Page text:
A possibility of energy transfer between HSA and pollutants was investigated to further confirm the proximity of binding pollutants to the protein. Figure 7 shows the spectral overlap between the emission spectrum of HSA and the UV–absorption spectra of the pollutants (1N, 2N and 8H) with molar ratio of HSA: pollutant (donor: acceptor) as 1. As described in methods J, Ro, r and E values were derived from the overlapping spectral area and values for HSA–1N, HSA–2N and HSA–8H complexes are given in Table 4. Ro and r fall in the range of 3.28–4.00 nm and 4.39–5.77 nm respectively and these distances are just only the average values between bound ligands to the W214 of HSA and which were possibly affected by several factors when calculated by FRET theory. The energy transfer took place from HSA to pollutants with great possibility as in each case the distances between donor and acceptors were on the scale of 2–8 nm that satisfies 0.5Ro<r<1.5Ro in accordance with Förster's non–radiative energy transfer theory [23], [24]. Also, range of r values do not exceed the dimensions of the protein (8×8×3 nm) [25] which shows that the energy–transfer from HSA to pollutants is possible when bound anywhere in the protein. This further justifies that the energy transfer between HSA and pollutants contributes to the noticeable decrease of protein fluorescence intensity through static quenching mechanism upon HSA–pollutant interactions. We however acknowledge the limitations with our energy transfer measurements where simultaneous anisotropy changes and the life time alterations in presence of pollutants could lead to a quenching or change in the quantum yield of the Tryptophan. These limitations complicate the measurement of the spectral overlap and that of measured distances between the pollutants and the protein. Therefore the distances measured here must be considered as an apparent measure of the protein-pollutant binding event.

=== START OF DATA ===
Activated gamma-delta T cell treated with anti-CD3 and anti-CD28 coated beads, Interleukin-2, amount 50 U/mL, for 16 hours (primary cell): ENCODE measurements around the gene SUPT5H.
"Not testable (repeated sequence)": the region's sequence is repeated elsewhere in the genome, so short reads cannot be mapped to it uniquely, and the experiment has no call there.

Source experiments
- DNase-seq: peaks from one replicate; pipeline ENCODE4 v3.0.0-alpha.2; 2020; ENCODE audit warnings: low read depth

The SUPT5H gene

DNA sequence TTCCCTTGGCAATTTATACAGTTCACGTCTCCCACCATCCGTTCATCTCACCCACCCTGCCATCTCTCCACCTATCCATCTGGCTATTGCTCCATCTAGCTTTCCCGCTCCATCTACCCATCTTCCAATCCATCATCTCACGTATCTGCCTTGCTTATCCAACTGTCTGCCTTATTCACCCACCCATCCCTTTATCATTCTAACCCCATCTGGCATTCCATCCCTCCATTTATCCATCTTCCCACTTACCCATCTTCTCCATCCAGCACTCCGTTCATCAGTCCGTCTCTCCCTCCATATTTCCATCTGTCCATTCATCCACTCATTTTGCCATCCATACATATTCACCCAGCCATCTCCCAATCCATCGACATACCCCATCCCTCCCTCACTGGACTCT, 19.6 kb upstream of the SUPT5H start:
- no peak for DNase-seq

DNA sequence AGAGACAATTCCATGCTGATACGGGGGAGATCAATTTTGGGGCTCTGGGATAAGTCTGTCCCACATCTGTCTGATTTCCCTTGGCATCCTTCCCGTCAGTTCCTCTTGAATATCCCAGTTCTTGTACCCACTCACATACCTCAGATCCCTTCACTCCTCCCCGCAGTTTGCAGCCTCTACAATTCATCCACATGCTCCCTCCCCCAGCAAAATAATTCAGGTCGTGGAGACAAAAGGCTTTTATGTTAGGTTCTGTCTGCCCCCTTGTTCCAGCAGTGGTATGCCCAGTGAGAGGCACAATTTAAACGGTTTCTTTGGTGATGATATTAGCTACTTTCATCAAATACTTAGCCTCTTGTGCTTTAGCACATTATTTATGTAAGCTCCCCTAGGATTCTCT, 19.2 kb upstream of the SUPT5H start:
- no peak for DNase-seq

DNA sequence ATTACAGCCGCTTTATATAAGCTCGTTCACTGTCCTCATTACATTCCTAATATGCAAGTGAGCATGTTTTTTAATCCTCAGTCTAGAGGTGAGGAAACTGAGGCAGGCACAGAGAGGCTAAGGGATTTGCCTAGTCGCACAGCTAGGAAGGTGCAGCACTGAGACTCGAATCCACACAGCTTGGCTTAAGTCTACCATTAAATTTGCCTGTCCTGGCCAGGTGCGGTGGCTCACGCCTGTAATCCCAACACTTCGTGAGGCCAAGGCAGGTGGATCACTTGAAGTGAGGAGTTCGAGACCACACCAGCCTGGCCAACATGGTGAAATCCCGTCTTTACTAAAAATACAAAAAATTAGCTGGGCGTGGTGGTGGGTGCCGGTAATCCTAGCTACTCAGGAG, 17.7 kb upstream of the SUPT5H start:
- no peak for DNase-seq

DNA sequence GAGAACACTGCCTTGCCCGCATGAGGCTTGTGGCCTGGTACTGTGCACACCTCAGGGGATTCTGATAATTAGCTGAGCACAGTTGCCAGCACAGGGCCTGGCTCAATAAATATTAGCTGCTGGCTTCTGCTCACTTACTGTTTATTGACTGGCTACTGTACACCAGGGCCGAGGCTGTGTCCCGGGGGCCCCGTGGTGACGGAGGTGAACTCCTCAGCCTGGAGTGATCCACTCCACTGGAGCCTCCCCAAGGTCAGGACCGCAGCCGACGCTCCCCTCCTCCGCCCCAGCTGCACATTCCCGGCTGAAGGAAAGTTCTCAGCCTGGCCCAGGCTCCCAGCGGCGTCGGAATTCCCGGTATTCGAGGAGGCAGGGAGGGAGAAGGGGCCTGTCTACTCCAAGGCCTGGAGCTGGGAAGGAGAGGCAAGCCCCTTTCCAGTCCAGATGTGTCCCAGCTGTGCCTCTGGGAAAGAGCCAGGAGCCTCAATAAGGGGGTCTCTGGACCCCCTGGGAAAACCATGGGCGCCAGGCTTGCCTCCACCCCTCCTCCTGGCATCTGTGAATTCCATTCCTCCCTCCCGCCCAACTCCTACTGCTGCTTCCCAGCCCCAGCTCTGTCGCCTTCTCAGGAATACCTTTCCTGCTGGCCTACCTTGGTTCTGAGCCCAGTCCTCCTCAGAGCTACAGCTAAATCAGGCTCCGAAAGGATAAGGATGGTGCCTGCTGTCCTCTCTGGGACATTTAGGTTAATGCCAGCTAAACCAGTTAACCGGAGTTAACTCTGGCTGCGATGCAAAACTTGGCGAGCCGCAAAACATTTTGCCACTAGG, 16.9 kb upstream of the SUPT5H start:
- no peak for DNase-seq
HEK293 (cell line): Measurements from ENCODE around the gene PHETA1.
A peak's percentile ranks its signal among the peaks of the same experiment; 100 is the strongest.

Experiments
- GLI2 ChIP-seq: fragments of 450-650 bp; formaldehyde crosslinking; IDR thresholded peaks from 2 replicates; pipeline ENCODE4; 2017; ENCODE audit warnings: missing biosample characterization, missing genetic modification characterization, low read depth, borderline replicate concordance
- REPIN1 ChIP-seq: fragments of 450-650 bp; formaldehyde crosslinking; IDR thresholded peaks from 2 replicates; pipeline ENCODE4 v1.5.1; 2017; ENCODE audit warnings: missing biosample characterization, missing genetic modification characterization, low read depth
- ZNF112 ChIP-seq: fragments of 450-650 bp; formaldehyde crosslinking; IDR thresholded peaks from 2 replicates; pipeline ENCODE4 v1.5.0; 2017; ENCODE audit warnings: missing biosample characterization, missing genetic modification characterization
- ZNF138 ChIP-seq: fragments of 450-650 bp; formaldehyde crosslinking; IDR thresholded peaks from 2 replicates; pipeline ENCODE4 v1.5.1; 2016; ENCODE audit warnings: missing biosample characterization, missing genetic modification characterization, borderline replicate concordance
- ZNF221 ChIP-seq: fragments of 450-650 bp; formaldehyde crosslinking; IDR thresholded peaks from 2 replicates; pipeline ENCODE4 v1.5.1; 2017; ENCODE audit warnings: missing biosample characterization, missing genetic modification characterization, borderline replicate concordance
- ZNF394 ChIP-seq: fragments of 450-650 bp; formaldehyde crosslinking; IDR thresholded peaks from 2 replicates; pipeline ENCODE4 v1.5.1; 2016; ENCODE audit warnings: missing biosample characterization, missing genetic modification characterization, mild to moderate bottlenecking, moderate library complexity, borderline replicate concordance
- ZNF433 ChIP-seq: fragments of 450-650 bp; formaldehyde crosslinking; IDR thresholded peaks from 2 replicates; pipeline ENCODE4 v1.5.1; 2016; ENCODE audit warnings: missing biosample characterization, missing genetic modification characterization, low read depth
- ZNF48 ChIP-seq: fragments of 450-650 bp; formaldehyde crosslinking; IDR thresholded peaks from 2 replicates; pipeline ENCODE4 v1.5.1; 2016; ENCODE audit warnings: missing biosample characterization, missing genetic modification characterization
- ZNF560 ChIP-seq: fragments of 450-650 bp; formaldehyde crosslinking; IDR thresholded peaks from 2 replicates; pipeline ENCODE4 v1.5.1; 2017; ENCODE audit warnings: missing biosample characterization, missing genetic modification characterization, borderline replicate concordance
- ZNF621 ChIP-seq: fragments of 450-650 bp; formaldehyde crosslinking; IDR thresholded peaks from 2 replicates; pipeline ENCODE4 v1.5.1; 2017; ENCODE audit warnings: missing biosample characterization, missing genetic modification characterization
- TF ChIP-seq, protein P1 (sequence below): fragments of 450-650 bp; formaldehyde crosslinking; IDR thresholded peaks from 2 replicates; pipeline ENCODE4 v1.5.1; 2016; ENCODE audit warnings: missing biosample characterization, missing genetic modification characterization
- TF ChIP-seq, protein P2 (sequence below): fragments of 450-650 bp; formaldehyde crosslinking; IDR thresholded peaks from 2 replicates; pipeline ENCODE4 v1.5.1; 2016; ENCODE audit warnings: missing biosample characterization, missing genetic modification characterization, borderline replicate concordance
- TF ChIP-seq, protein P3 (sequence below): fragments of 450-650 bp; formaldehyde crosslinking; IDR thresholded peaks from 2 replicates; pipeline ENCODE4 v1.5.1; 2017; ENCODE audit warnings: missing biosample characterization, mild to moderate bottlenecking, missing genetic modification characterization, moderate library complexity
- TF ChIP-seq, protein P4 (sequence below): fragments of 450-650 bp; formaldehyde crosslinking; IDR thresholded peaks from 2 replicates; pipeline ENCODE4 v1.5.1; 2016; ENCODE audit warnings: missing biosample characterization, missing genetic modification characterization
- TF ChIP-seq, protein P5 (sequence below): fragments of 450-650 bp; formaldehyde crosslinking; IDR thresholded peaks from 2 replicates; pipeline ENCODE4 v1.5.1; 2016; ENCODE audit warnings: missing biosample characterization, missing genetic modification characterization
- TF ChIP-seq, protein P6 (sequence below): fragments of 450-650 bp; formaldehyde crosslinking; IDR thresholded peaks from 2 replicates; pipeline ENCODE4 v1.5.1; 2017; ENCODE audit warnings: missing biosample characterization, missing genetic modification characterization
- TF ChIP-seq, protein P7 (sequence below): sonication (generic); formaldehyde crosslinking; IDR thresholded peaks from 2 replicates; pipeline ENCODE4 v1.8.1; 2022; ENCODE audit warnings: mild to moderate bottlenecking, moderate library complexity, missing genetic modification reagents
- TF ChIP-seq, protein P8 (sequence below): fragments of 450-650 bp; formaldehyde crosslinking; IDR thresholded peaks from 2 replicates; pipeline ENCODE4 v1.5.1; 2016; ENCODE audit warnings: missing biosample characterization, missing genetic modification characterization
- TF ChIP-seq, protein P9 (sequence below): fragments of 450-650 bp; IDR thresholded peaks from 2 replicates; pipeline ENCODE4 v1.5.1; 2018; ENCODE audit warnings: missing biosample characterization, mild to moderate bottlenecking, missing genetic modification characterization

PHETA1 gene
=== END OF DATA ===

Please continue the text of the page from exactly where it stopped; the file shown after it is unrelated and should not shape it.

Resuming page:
Figure 7. Tryptophan fluorescence resonance energy transfer.

Spectral overlap of the fluorescence emission of HSA (λex = 295 nm) and absorption spectra of pollutants [HSA = Pollutants = 2 µM].

Identification of pollutant binding sites in HSA

Even a minor modification in the structure and configuration of ligand can significantly affect the binding forces and may even lead to binding at an alternative site. This creates difficulty in the prediction of accurate binding site for a ligand. To facilitate the identification of the binding site, some probes are often used, which are already known to specifically bind to a known region on HSA and then their competition to these established ligands is investigated. It has been already established by X–ray crystallography studies that hemin is probe for subdomain IB [26], bilirubin is probe for the region between subdomain IB & IIA [27], warfarin is probe for subdomain IIA or Sudlow site 1 [28] and diazepam is probe for subdomain IIIA or Sudlow site 2 [29]. Experiments of pollutants binding competitively to HSA were performed by pre–saturating the protein molecule with hemin, bilirubin, warfarin and diazepam. In order to compare the effect of site markers on HSA–pollutant systems, the emitted fluorescence intensity data in the absence and presence of probes were plotted using Stern–Volmer Equation (Figure 8) and the results are summarized in Table 5. The decrease in fluorescence quenching by 1N, 2N and 8H in presence of warfarin and diazepam show that all these three pollutants compete with warfarin and diazepam. This suggests that these ligands bind to subdomain IIA in the Sudlow site 1 and to subdomain IIIA in Sudlow site 2, the respective binding sites of warfarin and diazepam.

Figure 8. Competative binding of (A) 1N, (B) 2N and (C) 8H to HSA in the presence of site markers at 35°C.

[HSA = 2 µM; site markers = 4 µM; 1N = 2N = 8H = 0–50 µM].

However the presence of hemin and that of bilirubin show positive heterotropic cooperativity or allosteric activation for binding of 1N. This implies that albumin on interaction with these probes tends to have increased binding of 1N. This also demonstrates the non–occupancy of 1N to the subdomain IB and between subdomain IB & IIA, respective sites for hemin and bilirubin. The observed increase in binding of 1N further establish conformational alterations in albumin as binding of one ligand influences binding of the other. These allosteric effects were likely to result from conformational changes in protein with partially overlapping binding sites. Hence, the allosteric effects of hemin as well as bilirubin site on 1N binding site may also imply the sharing of a common face among these sites. This is in accordance with the work of Dröge et al. [30] where binding of site 2 marker increases the change in enthalpy for interaction of site 1 marker.